by Gerlach Flicke
oil on panel, 1545-1546
38 3/4 in. x 30 in. (984 mm x 762 mm)
Transferred from British Museum, 1879
Artistback to top
- Gerlach Flicke (active 1545-died 1558), Painter. Artist associated with 8 portraits, Sitter in 1 portrait.
This portraitback to top
Cranmer holds the Epistles of St Paul, while on the table before him are a letter and two books, one of which appears to be St Augustine's De fide et operibus (Of faith and works). This portrait was painted by the German artist Gerlach Flicke, who was working in England between 1545 and 1558. Recent analysis using infrared reflectography has revealed that several changes were made to the composition during both the planning stages and the painting process. Cleaning revealed three areas of broken glass in the window behind Cranmer which are probably symbolic, but whose exact meaning is now unclear. Also revealed was the word 'rot' (German for red) beneath the paint layers on the red cushion at the lower right of the painting, written as a reminder to the artist.
Related worksback to top
Linked publicationsback to top
- Tudor Portraits Resource Pack, p. 14
- Audio Guide
- Smartify image discovery app
- Bolland, Charlotte, Tudor & Jacobean Portraits, 2018, p. 112 Read entry
Thomas Cranmer was appointed Archbishop of Canterbury in 1533 and secured Henry VIII's divorce from Katherine of Aragon later that year. In the reign of Edward VI, he was charged with compiling an aid to the rituals of Christian devotion in the vernacular. The first English prayer book was issued in 1549, and although it would be repeatedly revised, Cranmer's Book of Common Prayer became one of the most widely read books to be published in English. Cranmer was deprived of office under the Roman Catholic rule of Mary I and was ultimately executed for heresy and treason. Cranmer is shown holding the Epistles of St Paul, with a letter and two books on the table before him, including St Augustine's De fide et operibus ('On faith and works'). The significance of the broken panes of glass in the window is unclear; it may illustrate the need either to repair the moral fabric of the church or to break it down in order to build a new Protestant church. The cartellino (an illusionistically painted small piece of paper) on the left gives Cranmer's age and the date: 'Anno etaj 57 Julij 20'; this dates the portrait to either 1545 or 1546, depending on whether the inscription was intended to mean that Cranmer was fifty-seven years old or in his fifty-seventh year. The composition was likely influenced by Hans Holbein the Younger's depictions of Desiderius Erasmus and William Warham, which provided a commentary on the sitter's status and state of mind through the careful placement of objects.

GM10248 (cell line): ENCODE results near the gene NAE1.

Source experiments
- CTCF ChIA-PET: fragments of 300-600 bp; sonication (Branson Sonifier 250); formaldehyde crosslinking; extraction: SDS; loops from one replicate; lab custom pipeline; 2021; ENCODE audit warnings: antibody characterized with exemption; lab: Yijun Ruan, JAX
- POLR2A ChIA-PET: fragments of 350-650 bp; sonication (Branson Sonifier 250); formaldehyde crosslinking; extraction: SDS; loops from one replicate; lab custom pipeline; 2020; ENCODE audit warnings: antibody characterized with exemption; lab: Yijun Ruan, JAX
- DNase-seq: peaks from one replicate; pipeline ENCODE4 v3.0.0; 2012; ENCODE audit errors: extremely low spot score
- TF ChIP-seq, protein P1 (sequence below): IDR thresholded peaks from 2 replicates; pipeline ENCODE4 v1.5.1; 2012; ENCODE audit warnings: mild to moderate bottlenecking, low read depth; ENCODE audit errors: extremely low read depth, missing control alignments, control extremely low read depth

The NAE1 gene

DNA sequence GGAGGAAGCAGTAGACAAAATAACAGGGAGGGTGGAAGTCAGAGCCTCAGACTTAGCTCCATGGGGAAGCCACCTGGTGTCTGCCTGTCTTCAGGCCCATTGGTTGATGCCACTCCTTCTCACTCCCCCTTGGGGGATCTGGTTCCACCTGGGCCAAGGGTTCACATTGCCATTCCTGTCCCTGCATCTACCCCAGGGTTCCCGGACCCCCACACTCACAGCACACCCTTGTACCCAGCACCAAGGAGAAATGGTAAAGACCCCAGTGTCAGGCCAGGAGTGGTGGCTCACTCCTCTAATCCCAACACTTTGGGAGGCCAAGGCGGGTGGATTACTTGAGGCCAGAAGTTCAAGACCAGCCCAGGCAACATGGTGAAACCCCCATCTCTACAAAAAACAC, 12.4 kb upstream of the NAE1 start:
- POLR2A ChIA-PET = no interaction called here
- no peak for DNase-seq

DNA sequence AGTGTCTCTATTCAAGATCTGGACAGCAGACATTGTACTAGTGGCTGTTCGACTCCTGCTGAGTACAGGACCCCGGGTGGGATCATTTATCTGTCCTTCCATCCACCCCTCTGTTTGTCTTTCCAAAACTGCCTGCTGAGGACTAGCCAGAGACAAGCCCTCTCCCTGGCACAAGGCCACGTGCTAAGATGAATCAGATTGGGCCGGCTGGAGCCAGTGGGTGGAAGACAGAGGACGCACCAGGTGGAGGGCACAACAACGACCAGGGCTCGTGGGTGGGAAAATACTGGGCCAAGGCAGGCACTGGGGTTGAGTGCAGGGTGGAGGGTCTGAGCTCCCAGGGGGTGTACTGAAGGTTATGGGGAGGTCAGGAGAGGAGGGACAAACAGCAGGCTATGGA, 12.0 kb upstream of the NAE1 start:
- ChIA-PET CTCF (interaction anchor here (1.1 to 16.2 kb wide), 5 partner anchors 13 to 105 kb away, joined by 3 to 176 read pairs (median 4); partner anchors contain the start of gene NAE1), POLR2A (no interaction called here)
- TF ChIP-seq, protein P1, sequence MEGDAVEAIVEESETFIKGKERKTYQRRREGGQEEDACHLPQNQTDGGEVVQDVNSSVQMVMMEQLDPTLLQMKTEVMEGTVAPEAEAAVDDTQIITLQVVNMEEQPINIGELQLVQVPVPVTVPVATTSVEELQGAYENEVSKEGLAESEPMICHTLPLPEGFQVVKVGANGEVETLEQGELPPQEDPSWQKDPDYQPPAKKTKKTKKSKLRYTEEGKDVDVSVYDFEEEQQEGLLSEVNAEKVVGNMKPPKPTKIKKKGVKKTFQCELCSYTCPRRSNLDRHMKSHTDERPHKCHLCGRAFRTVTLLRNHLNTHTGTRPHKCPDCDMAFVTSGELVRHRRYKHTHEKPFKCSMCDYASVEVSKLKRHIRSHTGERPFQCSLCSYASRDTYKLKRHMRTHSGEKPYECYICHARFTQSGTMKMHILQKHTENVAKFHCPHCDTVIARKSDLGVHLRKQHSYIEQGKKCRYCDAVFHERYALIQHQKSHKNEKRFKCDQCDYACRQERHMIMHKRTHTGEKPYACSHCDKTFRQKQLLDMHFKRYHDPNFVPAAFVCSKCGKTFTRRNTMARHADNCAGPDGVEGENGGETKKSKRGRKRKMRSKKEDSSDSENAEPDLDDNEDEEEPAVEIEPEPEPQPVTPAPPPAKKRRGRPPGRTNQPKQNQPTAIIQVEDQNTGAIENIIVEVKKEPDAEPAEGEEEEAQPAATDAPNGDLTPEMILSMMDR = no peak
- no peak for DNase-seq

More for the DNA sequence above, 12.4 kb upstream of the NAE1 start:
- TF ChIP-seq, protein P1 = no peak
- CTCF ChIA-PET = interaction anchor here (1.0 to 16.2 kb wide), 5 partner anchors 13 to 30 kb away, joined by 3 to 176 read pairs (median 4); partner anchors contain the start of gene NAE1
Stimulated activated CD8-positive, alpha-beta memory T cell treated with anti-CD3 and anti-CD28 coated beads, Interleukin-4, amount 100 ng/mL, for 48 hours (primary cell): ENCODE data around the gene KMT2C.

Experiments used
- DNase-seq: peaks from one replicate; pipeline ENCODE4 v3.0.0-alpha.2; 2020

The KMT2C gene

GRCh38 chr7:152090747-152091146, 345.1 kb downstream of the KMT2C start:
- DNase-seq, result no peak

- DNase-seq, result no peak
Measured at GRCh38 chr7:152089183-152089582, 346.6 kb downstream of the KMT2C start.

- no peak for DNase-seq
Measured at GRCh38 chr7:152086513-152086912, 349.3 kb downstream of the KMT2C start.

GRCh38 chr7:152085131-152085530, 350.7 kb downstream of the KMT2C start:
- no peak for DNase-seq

- Bolland, Charlotte; Cooper, Tarnya, The Real Tudors: Kings and Queens Rediscovered, 2014 (accompanying the exhibition at the National Portrait Gallery from 12th September 2014 to 1st March 2015), p. 67
- Cooper, John, Visitor's Guide, 2000, p. 19
- Cooper, Tarnya, Elizabeth I & Her People, 2013 (accompanying the exhibition at the National Portrait Gallery from 10 October 2013 - 5 January 2014), p. 207
- Cooper, Tarnya; Fraser, Antonia (foreword), A Guide to Tudor and Jacobean Portraits, 2012, p. 43
- Gittings, Clare, The National Portrait Gallery Book of The Tudors, 2006, p. 19
- John Cooper, National Portrait Gallery Visitor's Guide, 2006, p. 19
- MacLeod, Catharine, Tudor Portraits in the National Portrait Gallery Collection, 1996, p. 14
- Piper, David, The English Face, 1992, p. 42